Shed on his path her beams of cheering light. And circling smoke obscures his little door;

With saunt'ring step he climbs the distant stile, Whence creeping forth, to duty's call he yields,

Whilst all around him wears a And strolls the Crusoe of the lonely fields.

There views the white-robid clouds in clusters On whitethorns tow'ring, and the leafless rose,

And all the glorious pageantry of Heaven. (driven, A frost-nipt feast in bright vermilion glows: Low, on the utmost bound'ry of the sight

, Where clust'ring sloes in glossy order rise,

The rising vapours catch the silver light; He crops the loaded branch; a cumbrous prize; Thence fancy measures, as they parting fr

, And o'er the flame the sputt'ring fruit he rests,

Which first will throw its shadow on the eye, Placing green sods to seat his coming guests;

Passing the source of light; and thence away, His guests by promise ; playmates young and gay: Succeeded quick by brighter still than they. But ah! fresh pastimes lure their steps away!

Far yet above these wafted clouds are seen He sweeps his hearth, and homeward looks in vain, (In a remoter sky, still more serene,) Till feeling disappointment's cruel pain,

Others, detach'd in ranges through the air, His fairy revels are exchang'd for rage,

Spotless as snow, and countless as they're fair; His banquet marr’d, grown dull his hermitage.

Scatter'd immensely wide from east to west

, The field becomes his prison, till on high

The beauteous semblance of a fluck at rest. Benighted birds to shades and coverts fly.

These, to the raptur'd mind, aloud proclaim Midst air, health, daylight, can he prisoner be?

Their mighty shepherd's everlasting name.

WINTER

placid smile;

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GEORGE CRABBE.

THE VILLAGE.

BOOK I.

The village life, and every care that reigns
D'er youthful peasants and declining swains,
What labour yields, and what, that labour past,
Age, in its hour of languor, finds at last;
What form the real picture of the poor,
Demand a song—the Muse can give no more.

Fled are those times, when, in harmonious strains,
The rustic poet prais'd his native plains:
No shepherds now, in smooth alternate verse,
Their country's beauty or their nymphs' rehearse;
Yet still for these we frame the tender strain,
Still in our lays fond Corydons complain,
And shepherds' boys their amorous pains reveal,
The only pains, alas! they never feel.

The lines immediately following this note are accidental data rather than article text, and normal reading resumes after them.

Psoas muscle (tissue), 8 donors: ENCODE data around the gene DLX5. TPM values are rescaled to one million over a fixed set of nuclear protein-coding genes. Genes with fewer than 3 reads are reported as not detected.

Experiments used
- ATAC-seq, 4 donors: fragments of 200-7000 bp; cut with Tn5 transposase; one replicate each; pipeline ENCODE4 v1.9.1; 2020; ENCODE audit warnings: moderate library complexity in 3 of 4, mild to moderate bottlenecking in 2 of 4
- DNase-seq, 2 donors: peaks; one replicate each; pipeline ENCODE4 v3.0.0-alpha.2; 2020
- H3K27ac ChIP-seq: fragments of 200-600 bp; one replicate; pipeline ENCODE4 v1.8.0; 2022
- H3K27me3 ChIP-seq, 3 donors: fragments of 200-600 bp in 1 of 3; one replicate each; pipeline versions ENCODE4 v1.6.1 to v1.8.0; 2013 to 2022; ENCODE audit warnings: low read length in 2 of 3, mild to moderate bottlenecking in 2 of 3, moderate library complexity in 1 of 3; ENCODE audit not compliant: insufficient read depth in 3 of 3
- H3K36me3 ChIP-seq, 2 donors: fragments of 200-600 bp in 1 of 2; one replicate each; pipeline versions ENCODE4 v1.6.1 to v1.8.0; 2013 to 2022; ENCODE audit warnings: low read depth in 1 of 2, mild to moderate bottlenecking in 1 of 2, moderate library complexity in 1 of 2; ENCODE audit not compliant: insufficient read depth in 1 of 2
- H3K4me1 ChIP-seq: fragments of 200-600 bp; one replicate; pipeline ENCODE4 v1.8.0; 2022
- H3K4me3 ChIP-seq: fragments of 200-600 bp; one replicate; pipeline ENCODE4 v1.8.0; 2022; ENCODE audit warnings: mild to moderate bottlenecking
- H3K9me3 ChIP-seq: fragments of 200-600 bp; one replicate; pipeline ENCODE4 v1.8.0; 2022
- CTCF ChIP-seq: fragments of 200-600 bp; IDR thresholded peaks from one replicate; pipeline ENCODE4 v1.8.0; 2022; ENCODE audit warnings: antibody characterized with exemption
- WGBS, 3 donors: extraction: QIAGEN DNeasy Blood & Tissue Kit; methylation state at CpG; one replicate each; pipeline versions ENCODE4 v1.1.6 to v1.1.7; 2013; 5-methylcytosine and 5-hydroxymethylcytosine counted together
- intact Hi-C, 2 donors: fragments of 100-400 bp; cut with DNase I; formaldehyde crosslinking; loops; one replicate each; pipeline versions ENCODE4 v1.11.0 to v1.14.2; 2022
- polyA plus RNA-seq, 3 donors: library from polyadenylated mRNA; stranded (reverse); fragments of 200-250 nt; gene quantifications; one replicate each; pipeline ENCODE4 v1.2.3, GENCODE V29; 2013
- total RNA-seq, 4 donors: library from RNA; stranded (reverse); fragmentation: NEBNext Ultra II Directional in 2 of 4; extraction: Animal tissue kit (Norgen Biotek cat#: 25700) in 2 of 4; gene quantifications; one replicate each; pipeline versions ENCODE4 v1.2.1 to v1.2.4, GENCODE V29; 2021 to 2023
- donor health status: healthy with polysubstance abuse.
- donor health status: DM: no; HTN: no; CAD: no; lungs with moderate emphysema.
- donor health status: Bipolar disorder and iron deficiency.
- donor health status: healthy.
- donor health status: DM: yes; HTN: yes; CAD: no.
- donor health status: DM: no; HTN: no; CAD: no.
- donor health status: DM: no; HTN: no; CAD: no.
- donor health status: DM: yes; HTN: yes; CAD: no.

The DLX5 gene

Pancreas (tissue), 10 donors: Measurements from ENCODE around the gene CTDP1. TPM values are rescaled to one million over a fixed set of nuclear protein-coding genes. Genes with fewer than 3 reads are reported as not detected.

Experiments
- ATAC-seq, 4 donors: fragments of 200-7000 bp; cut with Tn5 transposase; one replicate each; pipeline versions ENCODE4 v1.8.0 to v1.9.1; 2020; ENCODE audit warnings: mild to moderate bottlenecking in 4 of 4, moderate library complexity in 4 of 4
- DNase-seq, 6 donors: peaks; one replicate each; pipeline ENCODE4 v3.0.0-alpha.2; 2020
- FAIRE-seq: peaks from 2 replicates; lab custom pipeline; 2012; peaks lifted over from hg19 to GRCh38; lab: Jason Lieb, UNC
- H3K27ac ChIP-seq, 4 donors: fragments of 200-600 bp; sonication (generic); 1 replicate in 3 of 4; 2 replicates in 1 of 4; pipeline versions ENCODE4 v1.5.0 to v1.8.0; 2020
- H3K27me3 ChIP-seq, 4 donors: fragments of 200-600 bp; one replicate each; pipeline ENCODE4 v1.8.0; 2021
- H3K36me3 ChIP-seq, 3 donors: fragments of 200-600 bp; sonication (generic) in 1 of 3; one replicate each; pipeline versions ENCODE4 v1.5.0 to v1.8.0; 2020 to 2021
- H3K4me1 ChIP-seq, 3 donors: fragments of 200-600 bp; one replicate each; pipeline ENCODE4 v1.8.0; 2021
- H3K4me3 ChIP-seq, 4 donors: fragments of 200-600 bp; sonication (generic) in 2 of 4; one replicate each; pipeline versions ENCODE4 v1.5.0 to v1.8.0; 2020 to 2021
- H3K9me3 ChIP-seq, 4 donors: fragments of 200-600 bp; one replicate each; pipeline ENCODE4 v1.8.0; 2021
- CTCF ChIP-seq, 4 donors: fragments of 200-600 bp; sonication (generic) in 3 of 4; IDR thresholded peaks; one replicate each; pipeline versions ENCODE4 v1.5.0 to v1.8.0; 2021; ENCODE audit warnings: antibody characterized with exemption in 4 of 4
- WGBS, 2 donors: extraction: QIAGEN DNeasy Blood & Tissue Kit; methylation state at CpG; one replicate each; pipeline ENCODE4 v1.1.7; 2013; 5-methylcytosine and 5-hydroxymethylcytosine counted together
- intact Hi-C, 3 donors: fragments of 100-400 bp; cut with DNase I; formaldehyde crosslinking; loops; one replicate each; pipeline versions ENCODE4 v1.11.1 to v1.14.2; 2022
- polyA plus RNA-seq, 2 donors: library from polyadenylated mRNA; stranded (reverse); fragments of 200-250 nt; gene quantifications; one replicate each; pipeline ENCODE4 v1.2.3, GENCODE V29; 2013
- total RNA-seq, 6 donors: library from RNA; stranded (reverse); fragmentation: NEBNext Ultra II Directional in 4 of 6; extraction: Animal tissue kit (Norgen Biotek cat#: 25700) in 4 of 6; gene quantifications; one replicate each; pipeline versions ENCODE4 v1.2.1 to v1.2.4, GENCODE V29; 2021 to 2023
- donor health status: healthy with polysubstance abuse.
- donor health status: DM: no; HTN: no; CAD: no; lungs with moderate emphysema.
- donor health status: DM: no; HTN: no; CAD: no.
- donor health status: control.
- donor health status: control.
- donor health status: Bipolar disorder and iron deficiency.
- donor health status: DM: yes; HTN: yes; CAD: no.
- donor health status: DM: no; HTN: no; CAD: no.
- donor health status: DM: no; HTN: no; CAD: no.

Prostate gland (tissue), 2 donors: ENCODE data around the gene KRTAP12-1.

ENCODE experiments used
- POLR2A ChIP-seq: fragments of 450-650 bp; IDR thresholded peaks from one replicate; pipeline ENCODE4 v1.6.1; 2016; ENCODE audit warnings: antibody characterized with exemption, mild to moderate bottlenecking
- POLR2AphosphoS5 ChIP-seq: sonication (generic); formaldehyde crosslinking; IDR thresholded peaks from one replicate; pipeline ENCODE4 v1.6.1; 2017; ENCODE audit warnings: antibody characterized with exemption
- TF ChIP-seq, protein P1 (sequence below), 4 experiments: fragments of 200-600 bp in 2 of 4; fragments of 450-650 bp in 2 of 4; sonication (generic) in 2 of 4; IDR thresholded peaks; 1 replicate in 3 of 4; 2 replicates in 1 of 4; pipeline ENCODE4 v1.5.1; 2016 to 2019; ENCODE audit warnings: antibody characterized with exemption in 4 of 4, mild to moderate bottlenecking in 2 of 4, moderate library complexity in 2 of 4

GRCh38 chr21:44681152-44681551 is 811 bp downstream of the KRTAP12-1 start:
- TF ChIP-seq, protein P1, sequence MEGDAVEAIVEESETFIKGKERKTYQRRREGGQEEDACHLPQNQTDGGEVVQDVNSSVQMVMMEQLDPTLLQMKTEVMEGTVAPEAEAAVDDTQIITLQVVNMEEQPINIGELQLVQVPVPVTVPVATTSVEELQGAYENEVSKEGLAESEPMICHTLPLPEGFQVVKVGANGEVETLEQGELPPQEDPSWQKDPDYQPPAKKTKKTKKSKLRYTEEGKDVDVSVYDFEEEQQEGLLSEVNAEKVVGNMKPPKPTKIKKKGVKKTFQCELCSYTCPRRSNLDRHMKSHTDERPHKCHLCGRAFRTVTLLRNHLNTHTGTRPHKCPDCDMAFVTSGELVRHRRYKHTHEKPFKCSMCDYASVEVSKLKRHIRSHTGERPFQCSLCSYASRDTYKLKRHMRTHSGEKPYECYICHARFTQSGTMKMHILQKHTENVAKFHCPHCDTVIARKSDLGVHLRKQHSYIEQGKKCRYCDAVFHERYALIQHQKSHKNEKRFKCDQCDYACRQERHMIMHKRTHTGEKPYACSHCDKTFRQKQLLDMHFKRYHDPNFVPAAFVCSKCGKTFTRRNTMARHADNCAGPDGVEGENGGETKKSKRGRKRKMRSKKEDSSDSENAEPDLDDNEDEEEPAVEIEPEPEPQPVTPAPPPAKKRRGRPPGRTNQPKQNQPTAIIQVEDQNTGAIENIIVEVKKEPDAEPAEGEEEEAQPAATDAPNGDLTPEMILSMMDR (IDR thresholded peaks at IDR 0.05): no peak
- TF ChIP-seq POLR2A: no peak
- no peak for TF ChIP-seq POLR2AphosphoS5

On Mincio's banks, in Cæsar's bounteous reign, If Tityrus found the golden age again, Must sleepy bards the flattering dream prolong, Mechanic echoes of the Mantuan song? From truth and nature shall we widely stray, Where Virgil, not where fancy, leads the way?

Yes, thus the Muses sing of happy swains,
Because the Muses never knew their pains:
They boast their peasants' pipes; but peasants now
Resign their pipes, and plod behind the plough;
And few, amid the rural-tribe, have time
To number syllables and play with rhyme;
Save honest Duck, what son of verse could share
The poet's rapture and the peasant's care?
Or the great labours of the field degrade
With the new peril of a poorer trade?

From this chief cause these idle praises spring,
That themes so easy few forbear to sing ;
For no deep thought the trifling subjects ask,
To sing of shepherds is an easy task:
The happy youth assumes the common strain,
A nymph his mistress and himself a swain;
With no sad scenes he clouds his tuneful prayer,
But all, to look like her, is painted fair.

I grant indeed that fields and flocks have charms
For him that grazes or for him that farms;
But when amid such pleasing scenes I trace
The poor laborious natives of the place,
And see the mid-day sun, with fervid ray,
On their bare heads and dewy temples play;
While some, with feebler heads and fainter hearts,
Deplore their fortune, yet sustain their parts:
Then shall I dare these realills to hide
In tinsel trappings of poetic pride?

No; cast by fortune on a frowning coast, Which neither groves nor happy valleys boast; Where other cares than those the Muse relates, And other shepherds dwell with other mates; By such examples taught, I paint the cot, As truth will paint it and as bards will not : Nor you, ye poor, of letter'd scorn complain, To you the smoothest song is smooth in vain; O’ercome by labour and bow'd down by time, Feel you the barren flattery of a rhyme ? Can poets soothe you, when you pine for bread, By winding myrtles round your ruin'd shed? Can their light tales your weighty griefs o’erpower, Or glad with airy mirth the toilsome hour? Lo! where the heath, with withering brake grown o'er,

[poor;
Lends the light turf that warms the neighbouring
From thence a length of burning sand appears,
Where the thin harvest waves its wither'd ears;
Rank weeds, that every art and care defy,
Reign o'er the land and rob the blighted rye:
There thistles stretch their prickly arms afar,
And to the ragged infant threaten war;
There poppies nodding, mock the hope of toil;
There the blue bugloss paints the sterile soil;
Hardy and high, above the slender sheaf,
The slimy mallow waves her silky leaf;
O’er the young shoot the charlock throws a shade,
And clasping tares cling round the sickly blade;
With mingled tints the rocky coasts abound,
And a sad splendour vainly shines around.
So looks the nymph whom wretched arts adorn,
Betray'd by man, then left for man to scorn;
Whose cheek in vain assumes the mimic rose,
While her sad eyes the troubled breast disclose;
Whose outward splendour is but folly's dress,
Exposing most, when most it gilds distress.

Here joyless roam a wild amphibious race,
With sullen woe display'd in every face;
Who, far from civil arts and social fly,
And scowl at strangers with suspicious eye.

Here to the lawless merchant of the main
Draws from his plough th' intoxicated swain;
Want only claim'd the labour of the day,
But vice now steals his nightly rest away.

Where are the swains, who, daily labour done,